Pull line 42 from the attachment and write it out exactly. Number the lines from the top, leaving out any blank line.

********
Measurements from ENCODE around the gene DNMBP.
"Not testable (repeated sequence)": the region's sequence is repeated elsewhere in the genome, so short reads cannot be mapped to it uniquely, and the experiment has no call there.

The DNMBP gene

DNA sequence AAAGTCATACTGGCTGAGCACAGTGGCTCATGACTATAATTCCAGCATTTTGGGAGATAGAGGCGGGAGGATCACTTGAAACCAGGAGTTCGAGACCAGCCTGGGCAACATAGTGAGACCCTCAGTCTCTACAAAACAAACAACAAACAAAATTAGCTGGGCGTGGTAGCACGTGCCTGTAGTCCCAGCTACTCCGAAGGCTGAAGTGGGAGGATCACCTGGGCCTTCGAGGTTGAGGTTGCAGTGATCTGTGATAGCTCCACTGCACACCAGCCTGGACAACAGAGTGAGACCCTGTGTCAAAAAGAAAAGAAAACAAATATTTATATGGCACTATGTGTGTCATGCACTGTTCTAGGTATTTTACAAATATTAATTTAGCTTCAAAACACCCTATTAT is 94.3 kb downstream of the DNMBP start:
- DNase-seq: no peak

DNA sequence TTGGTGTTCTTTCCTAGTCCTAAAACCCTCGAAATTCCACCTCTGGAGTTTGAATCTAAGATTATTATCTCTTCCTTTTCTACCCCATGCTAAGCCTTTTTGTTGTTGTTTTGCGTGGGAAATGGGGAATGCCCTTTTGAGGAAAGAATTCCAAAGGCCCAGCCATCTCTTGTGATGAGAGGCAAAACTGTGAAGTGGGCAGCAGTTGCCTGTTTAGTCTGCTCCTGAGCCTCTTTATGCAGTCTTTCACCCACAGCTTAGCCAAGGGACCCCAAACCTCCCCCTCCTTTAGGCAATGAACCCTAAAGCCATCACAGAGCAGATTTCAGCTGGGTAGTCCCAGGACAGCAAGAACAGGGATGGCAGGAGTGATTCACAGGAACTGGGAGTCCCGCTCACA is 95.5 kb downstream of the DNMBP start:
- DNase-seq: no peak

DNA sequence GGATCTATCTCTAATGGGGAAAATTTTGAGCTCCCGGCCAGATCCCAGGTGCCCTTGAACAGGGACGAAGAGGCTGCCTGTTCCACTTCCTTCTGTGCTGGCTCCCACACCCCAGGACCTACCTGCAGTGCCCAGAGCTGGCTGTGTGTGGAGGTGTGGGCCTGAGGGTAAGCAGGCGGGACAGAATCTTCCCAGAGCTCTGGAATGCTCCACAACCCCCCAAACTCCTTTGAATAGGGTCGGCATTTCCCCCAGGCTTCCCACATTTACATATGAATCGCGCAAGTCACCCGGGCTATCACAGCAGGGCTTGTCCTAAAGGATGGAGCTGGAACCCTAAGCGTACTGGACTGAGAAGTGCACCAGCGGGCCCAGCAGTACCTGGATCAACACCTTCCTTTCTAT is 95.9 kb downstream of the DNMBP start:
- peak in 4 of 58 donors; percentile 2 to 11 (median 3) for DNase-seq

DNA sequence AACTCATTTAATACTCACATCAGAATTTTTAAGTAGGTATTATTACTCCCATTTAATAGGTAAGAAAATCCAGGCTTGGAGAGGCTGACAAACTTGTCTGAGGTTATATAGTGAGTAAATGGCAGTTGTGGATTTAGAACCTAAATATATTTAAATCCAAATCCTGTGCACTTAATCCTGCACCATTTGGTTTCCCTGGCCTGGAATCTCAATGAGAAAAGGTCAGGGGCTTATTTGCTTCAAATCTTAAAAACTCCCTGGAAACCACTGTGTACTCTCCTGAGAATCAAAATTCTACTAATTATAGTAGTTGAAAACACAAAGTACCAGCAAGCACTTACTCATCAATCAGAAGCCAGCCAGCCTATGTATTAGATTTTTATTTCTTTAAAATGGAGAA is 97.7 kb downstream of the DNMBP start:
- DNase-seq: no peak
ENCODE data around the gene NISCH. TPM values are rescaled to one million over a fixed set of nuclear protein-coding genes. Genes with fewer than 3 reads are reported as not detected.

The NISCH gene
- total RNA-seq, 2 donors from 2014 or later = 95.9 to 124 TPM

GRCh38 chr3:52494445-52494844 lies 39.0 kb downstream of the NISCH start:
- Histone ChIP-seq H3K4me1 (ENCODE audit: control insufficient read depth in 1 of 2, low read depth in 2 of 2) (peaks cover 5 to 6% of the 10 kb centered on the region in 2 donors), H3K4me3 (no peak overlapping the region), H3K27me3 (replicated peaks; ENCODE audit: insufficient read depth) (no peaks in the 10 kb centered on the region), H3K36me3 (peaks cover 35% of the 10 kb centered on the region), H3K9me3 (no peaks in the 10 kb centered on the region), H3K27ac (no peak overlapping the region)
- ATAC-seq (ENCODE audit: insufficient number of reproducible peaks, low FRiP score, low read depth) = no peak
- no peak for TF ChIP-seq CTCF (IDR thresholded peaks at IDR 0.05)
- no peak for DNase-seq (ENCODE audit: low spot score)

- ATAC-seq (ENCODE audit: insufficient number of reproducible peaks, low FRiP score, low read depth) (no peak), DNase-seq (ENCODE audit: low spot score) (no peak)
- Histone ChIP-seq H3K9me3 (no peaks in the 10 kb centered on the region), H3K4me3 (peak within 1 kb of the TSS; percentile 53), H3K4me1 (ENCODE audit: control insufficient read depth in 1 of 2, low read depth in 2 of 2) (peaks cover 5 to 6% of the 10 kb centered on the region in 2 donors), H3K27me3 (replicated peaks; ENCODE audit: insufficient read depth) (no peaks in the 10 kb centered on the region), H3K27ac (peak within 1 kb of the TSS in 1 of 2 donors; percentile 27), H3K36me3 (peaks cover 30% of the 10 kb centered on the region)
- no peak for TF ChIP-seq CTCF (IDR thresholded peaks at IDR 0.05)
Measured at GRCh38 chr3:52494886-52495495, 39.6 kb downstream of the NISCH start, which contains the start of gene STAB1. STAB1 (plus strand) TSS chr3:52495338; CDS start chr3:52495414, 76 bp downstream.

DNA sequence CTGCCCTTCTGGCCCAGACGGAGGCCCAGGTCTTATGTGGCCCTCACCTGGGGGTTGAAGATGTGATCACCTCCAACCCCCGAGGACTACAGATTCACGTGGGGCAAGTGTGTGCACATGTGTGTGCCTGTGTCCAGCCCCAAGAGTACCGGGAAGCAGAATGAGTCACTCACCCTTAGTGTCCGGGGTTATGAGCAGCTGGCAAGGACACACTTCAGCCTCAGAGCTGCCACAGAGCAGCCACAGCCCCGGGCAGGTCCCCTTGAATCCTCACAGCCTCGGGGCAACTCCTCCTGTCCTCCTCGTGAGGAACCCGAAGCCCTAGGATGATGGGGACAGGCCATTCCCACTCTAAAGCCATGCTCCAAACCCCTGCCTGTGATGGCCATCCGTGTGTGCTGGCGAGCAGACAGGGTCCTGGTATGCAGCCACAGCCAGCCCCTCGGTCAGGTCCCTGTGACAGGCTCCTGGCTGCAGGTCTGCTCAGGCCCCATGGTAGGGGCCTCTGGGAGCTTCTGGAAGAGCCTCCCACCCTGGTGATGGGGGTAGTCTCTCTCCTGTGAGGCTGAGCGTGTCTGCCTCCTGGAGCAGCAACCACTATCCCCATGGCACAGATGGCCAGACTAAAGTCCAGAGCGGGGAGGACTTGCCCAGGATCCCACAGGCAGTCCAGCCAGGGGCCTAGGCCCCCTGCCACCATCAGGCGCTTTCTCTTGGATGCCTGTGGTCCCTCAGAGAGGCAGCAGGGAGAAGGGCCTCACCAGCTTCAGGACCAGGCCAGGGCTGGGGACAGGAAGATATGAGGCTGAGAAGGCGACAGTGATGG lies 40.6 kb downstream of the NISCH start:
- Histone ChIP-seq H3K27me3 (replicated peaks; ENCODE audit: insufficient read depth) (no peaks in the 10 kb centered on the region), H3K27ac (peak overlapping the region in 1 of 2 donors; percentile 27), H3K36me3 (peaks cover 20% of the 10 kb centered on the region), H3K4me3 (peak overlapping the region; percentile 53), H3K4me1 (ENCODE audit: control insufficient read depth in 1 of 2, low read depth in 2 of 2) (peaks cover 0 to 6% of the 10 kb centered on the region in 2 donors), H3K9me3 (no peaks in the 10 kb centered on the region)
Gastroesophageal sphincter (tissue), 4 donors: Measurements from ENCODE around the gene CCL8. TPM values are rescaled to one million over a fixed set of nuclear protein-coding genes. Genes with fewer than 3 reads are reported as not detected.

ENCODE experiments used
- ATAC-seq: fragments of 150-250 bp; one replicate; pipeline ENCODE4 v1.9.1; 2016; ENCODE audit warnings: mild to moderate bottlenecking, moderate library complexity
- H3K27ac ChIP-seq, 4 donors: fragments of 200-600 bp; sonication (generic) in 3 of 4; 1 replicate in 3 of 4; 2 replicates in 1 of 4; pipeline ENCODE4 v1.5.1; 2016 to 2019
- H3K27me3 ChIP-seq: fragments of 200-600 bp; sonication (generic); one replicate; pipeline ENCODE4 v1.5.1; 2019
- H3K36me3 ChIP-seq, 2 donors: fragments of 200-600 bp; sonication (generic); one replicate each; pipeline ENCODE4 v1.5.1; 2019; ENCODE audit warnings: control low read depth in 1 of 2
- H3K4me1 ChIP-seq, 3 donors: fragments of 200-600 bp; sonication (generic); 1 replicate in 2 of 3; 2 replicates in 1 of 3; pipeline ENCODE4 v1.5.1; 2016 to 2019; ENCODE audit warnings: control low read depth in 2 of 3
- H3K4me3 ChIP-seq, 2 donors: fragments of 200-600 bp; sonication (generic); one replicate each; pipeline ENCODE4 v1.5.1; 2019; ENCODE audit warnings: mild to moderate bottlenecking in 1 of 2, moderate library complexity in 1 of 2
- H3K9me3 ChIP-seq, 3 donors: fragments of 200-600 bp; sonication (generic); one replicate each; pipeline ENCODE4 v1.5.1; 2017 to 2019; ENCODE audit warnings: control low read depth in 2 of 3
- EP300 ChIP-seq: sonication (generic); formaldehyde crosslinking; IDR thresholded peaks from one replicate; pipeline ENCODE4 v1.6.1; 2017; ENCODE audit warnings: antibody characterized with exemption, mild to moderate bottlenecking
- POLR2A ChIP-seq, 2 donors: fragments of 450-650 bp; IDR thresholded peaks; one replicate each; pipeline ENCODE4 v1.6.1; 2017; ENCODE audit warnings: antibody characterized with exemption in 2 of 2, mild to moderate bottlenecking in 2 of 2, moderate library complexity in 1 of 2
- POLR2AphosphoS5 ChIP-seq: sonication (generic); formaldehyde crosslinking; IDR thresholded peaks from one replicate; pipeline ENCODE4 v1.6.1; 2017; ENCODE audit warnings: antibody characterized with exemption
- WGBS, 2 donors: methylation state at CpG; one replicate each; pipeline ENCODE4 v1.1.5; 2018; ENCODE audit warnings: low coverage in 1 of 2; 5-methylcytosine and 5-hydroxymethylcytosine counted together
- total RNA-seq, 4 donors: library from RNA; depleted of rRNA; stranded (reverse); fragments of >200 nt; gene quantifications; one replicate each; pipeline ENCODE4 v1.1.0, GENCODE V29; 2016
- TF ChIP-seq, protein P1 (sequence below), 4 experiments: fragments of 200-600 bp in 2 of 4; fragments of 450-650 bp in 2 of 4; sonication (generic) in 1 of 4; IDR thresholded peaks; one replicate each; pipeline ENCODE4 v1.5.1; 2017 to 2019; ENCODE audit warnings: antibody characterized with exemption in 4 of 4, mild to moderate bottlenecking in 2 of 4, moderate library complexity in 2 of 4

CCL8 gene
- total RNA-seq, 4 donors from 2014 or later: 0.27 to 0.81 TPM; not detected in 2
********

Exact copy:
- total RNA-seq, 4 donors from 2014 or later: 0.27 to 0.81 TPM; not detected in 2